Unattended SSH with Smartcard

I have several backup servers that run the excellent rsnapshot software, which uses Secure Shell (SSH) for remote access. The SSH private key of the backup server can be a weak link in the overall security. To see how it can be a problem, consider if someone breaks into your backup server and manages to copy your SSH private key, they will now have the ability to login to all machines that you take backups off (and that should be all of your machines, right?).

The traditional way to mitigate SSH private key theft is by password protecting the private key. This works poorly in an unattended server environment because either the decryption password needs to be stored in disk (where the attacker can read it) or the decrypted private key has to be available in decrypted form in memory (where attacker can read it).

A better way to deal with the problem is to move the SSH private key to a smartcard. The idea is that the private key cannot be copied by an attacker who roots your backup server. (Careful readers may have spotted a flaw here, and I need to explain one weakness with my solution: an attacker will still be able to login to all your systems by going through your backup server, however it will require an open inbound network connection to your backup server and the attacker will never know what your private key is. What this does is to allow you to more easily do damage control by removing the smartcard from the backup server.)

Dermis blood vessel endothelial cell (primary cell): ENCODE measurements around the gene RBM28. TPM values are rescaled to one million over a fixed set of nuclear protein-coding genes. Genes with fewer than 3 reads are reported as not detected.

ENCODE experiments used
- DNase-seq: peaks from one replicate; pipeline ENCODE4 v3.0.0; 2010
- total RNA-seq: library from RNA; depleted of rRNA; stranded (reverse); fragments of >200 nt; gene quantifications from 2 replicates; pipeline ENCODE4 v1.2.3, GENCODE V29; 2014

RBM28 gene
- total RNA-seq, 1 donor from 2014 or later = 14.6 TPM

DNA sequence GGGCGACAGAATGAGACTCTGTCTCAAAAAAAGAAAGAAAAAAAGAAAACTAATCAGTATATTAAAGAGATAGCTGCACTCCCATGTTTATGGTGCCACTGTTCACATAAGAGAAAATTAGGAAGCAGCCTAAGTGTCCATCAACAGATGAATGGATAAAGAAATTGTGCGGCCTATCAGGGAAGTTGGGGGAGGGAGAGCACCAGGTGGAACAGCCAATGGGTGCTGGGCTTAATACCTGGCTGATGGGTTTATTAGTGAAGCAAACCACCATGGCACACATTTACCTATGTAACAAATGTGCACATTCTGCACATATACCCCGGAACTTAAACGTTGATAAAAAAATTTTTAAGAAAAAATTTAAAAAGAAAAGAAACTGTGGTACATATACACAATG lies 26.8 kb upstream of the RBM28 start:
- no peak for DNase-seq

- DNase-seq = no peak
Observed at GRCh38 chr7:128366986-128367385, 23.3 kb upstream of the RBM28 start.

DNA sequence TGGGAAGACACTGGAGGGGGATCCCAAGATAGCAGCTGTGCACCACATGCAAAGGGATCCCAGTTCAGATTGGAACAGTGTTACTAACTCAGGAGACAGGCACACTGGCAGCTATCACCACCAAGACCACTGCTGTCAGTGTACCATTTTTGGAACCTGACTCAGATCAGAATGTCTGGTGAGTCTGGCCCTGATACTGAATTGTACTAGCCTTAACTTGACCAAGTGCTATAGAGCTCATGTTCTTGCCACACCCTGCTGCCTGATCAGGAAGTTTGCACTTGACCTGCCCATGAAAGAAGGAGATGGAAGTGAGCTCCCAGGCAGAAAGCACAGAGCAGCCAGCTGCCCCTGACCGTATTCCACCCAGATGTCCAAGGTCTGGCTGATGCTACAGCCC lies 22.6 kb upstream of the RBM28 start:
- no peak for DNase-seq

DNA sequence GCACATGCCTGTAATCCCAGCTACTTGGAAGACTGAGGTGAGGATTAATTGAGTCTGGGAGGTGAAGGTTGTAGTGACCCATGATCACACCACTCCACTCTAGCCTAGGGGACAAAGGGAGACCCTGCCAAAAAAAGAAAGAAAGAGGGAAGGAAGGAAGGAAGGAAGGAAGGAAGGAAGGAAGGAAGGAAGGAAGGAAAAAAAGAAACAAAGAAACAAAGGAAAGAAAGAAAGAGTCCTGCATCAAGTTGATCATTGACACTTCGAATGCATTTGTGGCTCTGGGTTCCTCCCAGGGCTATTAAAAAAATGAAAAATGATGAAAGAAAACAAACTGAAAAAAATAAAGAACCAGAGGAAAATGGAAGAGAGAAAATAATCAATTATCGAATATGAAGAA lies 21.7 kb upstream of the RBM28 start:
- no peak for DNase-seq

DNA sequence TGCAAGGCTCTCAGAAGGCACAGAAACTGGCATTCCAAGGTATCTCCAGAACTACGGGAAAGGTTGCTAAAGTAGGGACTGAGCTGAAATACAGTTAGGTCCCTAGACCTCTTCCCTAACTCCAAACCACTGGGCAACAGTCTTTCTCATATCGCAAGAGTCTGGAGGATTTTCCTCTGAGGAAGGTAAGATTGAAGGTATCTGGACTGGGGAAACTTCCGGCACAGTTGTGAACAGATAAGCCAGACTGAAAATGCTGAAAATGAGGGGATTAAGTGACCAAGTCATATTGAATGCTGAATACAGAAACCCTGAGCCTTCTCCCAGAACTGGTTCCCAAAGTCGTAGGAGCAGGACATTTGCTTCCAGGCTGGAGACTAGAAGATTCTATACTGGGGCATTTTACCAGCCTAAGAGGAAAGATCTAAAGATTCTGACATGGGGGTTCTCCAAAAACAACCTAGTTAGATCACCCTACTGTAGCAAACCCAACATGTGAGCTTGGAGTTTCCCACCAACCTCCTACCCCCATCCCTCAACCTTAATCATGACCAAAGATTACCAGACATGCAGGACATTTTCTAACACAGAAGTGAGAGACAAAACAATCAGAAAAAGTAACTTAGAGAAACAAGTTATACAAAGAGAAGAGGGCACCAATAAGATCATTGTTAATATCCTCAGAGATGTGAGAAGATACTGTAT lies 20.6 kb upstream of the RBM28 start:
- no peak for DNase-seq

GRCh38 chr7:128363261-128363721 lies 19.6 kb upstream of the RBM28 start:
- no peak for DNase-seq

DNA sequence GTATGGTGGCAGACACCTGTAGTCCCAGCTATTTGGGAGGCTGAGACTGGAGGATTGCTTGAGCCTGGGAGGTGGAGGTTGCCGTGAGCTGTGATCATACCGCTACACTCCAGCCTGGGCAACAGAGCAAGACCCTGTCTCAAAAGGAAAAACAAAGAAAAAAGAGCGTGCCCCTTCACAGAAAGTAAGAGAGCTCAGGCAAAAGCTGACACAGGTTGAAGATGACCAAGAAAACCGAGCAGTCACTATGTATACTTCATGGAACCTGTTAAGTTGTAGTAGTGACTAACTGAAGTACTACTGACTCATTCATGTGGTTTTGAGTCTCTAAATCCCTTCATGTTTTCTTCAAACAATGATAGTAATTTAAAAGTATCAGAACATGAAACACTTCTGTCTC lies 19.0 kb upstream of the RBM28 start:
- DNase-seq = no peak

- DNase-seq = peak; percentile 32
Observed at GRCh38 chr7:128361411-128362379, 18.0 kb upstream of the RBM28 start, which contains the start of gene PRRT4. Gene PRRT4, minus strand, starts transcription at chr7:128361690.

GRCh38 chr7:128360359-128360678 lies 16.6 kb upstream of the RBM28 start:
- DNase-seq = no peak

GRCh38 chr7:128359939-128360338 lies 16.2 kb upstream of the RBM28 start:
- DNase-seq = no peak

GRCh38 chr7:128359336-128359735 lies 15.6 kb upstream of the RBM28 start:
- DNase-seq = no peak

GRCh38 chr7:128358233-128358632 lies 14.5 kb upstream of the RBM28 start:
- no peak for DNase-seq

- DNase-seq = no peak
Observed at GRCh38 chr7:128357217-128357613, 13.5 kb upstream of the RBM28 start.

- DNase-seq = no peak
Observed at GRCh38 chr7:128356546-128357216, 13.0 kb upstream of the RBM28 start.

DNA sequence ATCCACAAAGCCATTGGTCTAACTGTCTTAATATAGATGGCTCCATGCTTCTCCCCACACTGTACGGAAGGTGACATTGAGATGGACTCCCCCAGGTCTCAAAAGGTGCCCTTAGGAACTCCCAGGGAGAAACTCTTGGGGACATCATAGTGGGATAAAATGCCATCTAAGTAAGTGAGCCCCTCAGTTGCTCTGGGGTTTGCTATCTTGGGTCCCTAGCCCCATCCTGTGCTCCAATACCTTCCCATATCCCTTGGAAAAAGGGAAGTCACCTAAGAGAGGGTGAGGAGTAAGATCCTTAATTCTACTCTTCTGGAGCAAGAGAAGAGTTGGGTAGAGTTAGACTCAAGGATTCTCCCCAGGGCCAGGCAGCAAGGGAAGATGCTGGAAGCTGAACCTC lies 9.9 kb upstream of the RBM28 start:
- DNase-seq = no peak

In this writeup, I’ll explain how to accomplish all this on a Debian/Ubuntu-system using a OpenPGP smartcard, a Gemalto USB Shell Token v2 with gpg-agent/scdaemon from GnuPG together with OpenSSH.

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Introducing the OATH Toolkit